The Cyberlaw Podcast: Scarlett Johannsson Appears on the Cyberlaw Podcast

Stewart Baker
Thursday, March 17, 2022, 9:51 AM

Published by The Lawfare Institute
in Cooperation With

A special reminder that we will be doing episode 400 live on video and with audience participation on March 28, 2022 at noon Eastern daylight time. So mark your calendar and when the time comes, use this link to join the audience:

See you there! 

For the third week in a row, we lead with cyber and Russia’s invasion of Ukraine. Paul Rosenzweig comments on the most surprising thing about social media’s decoupling from Russia—how enthusiastically the industry is pursuing the separation. Facebook is allowing Ukrainians to threaten violence against Russian leadership and removing or fact checking Russian government and media posts. Not satisfied with this, the EU wants Google to remove Russia Today and Sputnik from search results. I ask why the U.S. can’t take over Facebook and Twitter infrastructure to deliver the Voice of America to Facebook and Twitter users who’ve been cut off by their departure. Nobody likes that idea but me. Meanwhile, Paul notes that The Great Cyberwar that Wasn’t could still make an appearance, citing Ciaran Martin’s sober Lawfare piece.  

David Kris tells us that Congress has, after a few false starts, finally passed a cyber incident reporting bill, notwithstanding the Justice Department’s over-the-top histrionics in opposition. I wonder if the bill, passed in haste due to the Ukraine conflict, should have had another round of edits, since it seems to lock in a leisurely reg-writing process that the Cybersecurity and Infrastructure Security Agency (CISA) can’t cut short.  

Jane Bambauer and David unpack the first district court opinion considering the legal status of “geofence” warrants—where Google gradually releases more data about people whose phones were found near a crime scene when the crime was committed. It’s a long opinion by Judge M. Hannah Lauck, but none of us finds it satisfying. As is often true, Orin Kerr’s take is more persuasive than the court’s.

Next, Paul Rosenzweig digs into Biden’s cryptocurrency executive order. It’s not a nothingburger, he opines, but it is a process-burger, meaning that nothing will happen in the field for many months, but the interagency mill will begin to grind, and sooner or later will likely grind exceeding fine.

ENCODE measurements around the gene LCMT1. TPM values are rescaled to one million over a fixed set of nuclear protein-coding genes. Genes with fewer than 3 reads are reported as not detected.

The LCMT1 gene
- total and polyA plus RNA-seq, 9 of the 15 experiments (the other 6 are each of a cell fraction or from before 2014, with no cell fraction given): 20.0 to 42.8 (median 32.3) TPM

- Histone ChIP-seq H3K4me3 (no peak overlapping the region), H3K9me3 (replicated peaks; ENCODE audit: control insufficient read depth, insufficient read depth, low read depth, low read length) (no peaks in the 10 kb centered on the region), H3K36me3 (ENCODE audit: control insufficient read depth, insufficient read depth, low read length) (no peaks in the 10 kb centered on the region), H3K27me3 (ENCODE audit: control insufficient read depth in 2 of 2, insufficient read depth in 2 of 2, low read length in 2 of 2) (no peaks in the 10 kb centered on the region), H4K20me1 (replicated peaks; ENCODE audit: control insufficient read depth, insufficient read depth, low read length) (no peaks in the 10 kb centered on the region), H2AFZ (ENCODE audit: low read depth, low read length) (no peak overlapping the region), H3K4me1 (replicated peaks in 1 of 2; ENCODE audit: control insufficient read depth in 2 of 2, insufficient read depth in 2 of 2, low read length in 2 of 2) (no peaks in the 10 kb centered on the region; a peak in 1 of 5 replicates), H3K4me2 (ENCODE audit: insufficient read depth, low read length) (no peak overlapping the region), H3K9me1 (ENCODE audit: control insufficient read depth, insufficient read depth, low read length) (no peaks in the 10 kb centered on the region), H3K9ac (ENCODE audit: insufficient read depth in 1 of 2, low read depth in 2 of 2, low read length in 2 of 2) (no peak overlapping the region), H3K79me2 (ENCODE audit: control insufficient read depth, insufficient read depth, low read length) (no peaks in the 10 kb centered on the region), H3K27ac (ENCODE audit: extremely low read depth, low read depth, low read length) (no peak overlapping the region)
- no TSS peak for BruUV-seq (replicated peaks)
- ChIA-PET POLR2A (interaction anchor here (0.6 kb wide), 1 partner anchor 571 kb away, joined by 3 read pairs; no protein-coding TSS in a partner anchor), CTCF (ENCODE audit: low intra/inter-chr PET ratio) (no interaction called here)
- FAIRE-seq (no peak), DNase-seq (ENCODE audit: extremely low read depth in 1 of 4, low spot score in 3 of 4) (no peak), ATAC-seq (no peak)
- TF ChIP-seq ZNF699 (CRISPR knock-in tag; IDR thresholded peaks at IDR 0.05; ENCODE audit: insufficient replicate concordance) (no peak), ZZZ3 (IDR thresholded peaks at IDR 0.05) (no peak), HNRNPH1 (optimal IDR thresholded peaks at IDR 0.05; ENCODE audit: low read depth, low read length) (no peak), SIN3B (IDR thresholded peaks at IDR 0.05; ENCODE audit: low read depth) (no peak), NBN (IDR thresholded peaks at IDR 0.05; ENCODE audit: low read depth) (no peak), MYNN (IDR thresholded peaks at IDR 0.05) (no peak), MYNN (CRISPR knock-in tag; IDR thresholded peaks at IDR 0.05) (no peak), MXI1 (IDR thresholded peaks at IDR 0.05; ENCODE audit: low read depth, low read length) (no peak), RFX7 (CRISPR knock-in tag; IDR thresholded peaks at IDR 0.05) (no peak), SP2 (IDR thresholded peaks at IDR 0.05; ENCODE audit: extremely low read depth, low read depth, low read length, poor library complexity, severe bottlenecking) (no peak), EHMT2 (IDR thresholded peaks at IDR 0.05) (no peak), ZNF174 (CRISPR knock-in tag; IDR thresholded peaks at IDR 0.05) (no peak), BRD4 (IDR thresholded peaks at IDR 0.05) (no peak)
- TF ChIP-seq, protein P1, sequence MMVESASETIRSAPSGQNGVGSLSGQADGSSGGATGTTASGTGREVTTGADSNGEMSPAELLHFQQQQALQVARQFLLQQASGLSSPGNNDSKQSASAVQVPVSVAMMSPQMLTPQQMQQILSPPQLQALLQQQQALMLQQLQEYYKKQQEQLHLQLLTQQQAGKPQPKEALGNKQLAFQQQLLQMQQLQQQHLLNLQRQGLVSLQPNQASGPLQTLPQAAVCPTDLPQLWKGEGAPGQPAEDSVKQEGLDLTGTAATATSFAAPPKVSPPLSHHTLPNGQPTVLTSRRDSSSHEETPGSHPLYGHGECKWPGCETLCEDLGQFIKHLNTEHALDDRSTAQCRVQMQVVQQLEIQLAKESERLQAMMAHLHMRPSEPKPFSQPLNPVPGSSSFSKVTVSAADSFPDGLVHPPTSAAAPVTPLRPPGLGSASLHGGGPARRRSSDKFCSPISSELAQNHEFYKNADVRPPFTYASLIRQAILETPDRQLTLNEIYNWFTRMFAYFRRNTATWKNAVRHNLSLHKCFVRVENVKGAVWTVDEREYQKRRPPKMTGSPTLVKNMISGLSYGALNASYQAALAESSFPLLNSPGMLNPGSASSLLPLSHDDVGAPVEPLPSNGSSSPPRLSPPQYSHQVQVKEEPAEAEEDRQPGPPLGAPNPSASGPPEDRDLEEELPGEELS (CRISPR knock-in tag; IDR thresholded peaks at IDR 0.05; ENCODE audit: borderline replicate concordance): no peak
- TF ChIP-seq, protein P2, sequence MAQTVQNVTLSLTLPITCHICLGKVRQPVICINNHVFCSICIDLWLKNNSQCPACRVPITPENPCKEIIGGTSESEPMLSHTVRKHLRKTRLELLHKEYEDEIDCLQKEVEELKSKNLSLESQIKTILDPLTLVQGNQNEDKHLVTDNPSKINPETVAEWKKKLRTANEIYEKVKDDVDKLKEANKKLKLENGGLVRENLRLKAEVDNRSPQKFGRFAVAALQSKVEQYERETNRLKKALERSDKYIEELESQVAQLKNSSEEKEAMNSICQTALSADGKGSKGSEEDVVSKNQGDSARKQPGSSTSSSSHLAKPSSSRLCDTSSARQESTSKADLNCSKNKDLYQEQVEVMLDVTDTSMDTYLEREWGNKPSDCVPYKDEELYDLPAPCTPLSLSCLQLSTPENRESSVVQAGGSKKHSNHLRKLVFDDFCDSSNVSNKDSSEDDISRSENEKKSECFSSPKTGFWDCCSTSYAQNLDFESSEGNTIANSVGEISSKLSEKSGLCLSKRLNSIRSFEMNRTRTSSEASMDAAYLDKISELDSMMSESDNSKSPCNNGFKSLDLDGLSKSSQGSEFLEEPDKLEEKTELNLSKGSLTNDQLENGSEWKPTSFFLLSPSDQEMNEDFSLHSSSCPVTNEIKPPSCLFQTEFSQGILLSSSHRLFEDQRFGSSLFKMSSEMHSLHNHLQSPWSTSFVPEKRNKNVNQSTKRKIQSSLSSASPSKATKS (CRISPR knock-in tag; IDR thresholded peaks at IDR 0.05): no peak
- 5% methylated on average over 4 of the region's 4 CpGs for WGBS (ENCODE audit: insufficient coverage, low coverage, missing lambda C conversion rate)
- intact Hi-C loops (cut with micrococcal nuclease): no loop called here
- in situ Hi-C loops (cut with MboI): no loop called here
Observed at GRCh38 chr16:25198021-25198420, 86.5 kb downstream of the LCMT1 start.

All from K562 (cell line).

Jane and I draw lessons from WIRED’s “expose” on three wrongful arrests based on face recognition software, but not the “face recognition is Evil” lesson WIRED wanted us to draw. The arrests do reflect less than perfect policing, and are a wrenching view of what it’s like for an innocent man to face charges that aren’t true. But it’s unpersuasive to blame face recognition for mistakes that could have been avoided with a little more care by the cops.

David and I highly recommend Brian Krebs’s great series on what we can learn from leaked chat logs belonging to the Conti ransomware gang. What we learned from the Conti leaks. My favorite insight was the Conti member who said, when a company resisted paying to keep its files from being published, that “There is a journalist who will help intimidate them for 5 percent of the payout.” I suggest that our listeners crowdsource an effort to find journalists who might fit this description. It might not be hard; after all, how many journalists these days are breaking stories that dive deep into doxxed databases? 

Paul and I spend a little more time than it deserves on an ICANN paper about ways to block Russia from the network. But I am inspired to suggest that the country code .su—presumably all that’s left of the Soviet Union—be permanently retired. I mean, really, does anyone respectable want it back? 

Jane gives a lick and a promise to the Open App Markets bill coming out of the Senate Judiciary Committee. I alert the American Civil Liberties Union to a shocking porcine privacy invasion

I discover that none of the other panelists is surprised that 15 percent of people have already had sex with a robot but all of them find the idea of falling in love with a robot preposterous.

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Stewart A. Baker is a partner in the Washington office of Steptoe & Johnson LLP. He returned to the firm following 3½ years at the Department of Homeland Security as its first Assistant Secretary for Policy. He earlier served as general counsel of the National Security Agency.

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